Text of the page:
Your browser is out-of-date!

Update your browser to view this website correctly. Update my browser now


A Transformative Emmy Awards

Over the last decade or so, the line between the technology world and the entertainment world has been blurring. Even CES has morphed into an event that celebrates equally new cutting-edge technology along with the content that the technology delivers. And that trend continued with last night’s Emmy Awards.

The Emmys use to be “the Oscars for TV shows,” but it has become apparent that the term “TV show” is badly outdated. For one, an ever-increasing number of consumers are skipping the whole “TV” part and watching shows on PCs, tablets and smartphones. Streaming services are as identifiable, or maybe more so, than the traditional TV networks that have produced shows since the dawn of television.

Last night both Amazon and Netflix were nominated for Emmys in the best series categories. HBO’s “Veep” was the winner for Outstanding Comedy Series, beating out Netflix’s “Unbreakable Kimmy Schmidt” and Amazon’s “Transparent.” In the best drama category, HBO’s “Game of Thrones” beat out two Netflix original series, “House of Cards” and “Orange is the New Black.”

Amazon not only earned its first-ever Emmy nomination for “Transparent,” but racked up 12 nominations overall for the series.

It’s been three years since Netflix launched “House Of Cards” and transformed itself from just another technology company to an acclaimed content studio. The fact that Amazon, primarily a retailer, is now a Hollywood player, underscores the transformative times we are living in.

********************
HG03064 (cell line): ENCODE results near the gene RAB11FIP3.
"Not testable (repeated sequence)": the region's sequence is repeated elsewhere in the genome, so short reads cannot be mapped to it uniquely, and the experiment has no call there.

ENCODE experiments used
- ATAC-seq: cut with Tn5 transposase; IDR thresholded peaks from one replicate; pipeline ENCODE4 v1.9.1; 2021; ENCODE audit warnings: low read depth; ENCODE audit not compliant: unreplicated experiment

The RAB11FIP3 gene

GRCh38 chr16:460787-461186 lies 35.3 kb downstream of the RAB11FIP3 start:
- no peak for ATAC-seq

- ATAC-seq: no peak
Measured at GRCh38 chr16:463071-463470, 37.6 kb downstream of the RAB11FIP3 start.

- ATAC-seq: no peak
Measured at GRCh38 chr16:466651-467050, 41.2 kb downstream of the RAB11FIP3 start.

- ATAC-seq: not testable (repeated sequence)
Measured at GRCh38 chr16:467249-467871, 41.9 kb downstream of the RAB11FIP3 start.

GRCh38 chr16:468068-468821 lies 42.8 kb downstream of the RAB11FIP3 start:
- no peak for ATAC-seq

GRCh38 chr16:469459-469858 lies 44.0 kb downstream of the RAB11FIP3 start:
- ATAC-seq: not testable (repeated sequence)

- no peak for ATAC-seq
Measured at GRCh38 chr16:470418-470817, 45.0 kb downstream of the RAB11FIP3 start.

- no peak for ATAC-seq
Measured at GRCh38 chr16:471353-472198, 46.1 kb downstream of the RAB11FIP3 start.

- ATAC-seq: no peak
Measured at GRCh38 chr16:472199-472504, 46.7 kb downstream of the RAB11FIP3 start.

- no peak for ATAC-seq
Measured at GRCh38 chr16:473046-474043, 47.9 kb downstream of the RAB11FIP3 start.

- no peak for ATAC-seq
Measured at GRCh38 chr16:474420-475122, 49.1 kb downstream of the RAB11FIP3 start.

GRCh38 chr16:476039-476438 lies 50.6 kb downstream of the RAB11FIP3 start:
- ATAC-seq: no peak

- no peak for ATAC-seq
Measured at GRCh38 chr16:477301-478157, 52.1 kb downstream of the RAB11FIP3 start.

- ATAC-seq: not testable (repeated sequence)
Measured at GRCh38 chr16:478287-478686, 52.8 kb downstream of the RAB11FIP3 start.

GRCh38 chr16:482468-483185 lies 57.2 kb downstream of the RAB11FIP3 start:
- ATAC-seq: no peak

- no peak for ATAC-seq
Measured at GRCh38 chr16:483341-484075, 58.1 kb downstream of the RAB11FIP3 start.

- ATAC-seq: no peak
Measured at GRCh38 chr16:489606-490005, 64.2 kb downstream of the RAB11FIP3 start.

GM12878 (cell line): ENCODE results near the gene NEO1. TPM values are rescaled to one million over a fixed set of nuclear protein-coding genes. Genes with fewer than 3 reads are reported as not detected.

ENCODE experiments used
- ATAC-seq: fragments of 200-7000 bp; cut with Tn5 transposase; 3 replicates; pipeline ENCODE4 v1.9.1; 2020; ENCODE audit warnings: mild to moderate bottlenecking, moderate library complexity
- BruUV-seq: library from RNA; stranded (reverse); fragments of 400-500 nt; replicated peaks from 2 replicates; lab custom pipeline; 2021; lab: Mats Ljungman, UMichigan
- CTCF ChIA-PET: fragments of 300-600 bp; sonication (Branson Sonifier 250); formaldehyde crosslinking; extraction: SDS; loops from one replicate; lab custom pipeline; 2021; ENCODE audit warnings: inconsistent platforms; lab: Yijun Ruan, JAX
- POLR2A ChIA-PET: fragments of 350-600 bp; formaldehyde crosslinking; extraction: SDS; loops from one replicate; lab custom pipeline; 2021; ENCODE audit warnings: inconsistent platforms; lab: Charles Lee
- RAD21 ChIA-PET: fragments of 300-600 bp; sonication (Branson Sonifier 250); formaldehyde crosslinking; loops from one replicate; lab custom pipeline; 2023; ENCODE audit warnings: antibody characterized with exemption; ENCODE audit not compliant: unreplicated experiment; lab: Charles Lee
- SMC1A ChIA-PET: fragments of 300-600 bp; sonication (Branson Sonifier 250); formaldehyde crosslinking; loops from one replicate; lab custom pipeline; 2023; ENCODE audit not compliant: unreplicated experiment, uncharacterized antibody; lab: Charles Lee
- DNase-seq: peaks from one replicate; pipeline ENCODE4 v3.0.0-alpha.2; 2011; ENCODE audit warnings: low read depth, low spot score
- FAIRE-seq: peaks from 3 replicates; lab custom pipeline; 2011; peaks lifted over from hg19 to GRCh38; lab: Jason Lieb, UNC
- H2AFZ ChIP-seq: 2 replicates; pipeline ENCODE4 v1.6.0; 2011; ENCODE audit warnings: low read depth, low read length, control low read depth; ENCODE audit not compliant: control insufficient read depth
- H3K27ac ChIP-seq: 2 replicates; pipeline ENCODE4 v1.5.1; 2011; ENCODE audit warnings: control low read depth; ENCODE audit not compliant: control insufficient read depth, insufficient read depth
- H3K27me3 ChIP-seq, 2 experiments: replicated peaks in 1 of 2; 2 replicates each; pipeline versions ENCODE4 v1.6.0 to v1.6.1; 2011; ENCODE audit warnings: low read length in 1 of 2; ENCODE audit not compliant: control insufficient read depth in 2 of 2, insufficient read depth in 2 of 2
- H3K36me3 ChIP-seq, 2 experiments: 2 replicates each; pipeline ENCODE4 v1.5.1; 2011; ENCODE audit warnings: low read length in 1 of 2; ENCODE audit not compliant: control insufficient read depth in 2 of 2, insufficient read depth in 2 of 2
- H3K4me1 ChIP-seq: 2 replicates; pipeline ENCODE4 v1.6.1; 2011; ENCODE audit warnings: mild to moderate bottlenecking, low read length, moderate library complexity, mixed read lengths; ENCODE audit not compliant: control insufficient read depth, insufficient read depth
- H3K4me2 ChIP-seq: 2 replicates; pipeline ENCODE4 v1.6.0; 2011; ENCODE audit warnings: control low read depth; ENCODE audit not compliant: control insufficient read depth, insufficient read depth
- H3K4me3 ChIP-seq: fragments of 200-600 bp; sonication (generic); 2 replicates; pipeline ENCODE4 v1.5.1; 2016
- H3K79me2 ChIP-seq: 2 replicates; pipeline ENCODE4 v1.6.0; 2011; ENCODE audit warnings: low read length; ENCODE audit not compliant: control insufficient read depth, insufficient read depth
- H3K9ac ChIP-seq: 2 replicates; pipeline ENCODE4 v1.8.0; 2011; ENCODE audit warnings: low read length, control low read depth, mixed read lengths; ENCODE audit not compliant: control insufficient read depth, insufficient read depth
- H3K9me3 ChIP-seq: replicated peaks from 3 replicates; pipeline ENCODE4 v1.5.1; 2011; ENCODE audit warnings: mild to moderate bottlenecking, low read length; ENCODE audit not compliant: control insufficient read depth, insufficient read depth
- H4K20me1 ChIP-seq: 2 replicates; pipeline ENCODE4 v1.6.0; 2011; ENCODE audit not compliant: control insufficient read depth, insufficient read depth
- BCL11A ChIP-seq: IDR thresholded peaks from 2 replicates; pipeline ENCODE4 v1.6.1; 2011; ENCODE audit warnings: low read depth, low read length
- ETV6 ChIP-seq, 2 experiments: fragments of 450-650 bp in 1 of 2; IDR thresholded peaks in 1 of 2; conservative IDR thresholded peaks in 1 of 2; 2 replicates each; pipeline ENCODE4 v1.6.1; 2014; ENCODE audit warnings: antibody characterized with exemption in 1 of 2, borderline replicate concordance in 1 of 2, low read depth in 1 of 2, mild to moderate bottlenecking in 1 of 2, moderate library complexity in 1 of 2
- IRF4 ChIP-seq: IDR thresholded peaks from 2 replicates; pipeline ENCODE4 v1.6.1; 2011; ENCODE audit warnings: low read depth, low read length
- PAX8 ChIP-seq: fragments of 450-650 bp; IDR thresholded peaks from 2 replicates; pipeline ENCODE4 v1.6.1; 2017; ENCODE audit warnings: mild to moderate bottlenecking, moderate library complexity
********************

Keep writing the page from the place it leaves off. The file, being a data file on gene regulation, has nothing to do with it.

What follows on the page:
While Amazon and Netflix, and other streaming services such as Hulu and YouTube, have yet to bring one of the big Best Series Emmy awards home, the pace with which they are changing the industry makes one sit up and notice.

Amazon’s “Transparent” did earn Emmys for Outstanding Director and Outstanding Lead Actor (to the well-deserved Jeffery Tambor.) Netflix won several Emmys, including an Outstanding Actress award for Uzo Adubo for “Orange is the New Black.”

The old joke in Hollywood used to be, no matter who you meet — waiter, cab driver, plumber — he has a screenplay in his drawer and is really a director in waiting. Now it seems no matter what your niche in the technology industry, you have a potential original series ready to break out.

It’s an entertaining time to be in the technology business.